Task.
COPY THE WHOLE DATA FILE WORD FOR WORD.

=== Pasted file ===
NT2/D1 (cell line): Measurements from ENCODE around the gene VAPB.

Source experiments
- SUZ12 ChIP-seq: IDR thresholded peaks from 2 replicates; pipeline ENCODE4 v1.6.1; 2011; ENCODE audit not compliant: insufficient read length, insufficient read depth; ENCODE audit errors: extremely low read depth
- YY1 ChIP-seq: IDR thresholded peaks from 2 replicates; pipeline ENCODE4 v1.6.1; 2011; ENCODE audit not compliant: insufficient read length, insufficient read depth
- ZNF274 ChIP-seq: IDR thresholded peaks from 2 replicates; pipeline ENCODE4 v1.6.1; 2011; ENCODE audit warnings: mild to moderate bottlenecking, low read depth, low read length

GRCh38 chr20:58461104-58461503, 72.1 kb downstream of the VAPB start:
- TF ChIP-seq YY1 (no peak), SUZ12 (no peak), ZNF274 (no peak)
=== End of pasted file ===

NT2/D1 (cell line): Measurements from ENCODE around the gene VAPB.

Source experiments
- SUZ12 ChIP-seq: IDR thresholded peaks from 2 replicates; pipeline ENCODE4 v1.6.1; 2011; ENCODE audit not compliant: insufficient read length, insufficient read depth; ENCODE audit errors: extremely low read depth
- YY1 ChIP-seq: IDR thresholded peaks from 2 replicates; pipeline ENCODE4 v1.6.1; 2011; ENCODE audit not compliant: insufficient read length, insufficient read depth
- ZNF274 ChIP-seq: IDR thresholded peaks from 2 replicates; pipeline ENCODE4 v1.6.1; 2011; ENCODE audit warnings: mild to moderate bottlenecking, low read depth, low read length

GRCh38 chr20:58461104-58461503, 72.1 kb downstream of the VAPB start:
- TF ChIP-seq YY1 (no peak), SUZ12 (no peak), ZNF274 (no peak)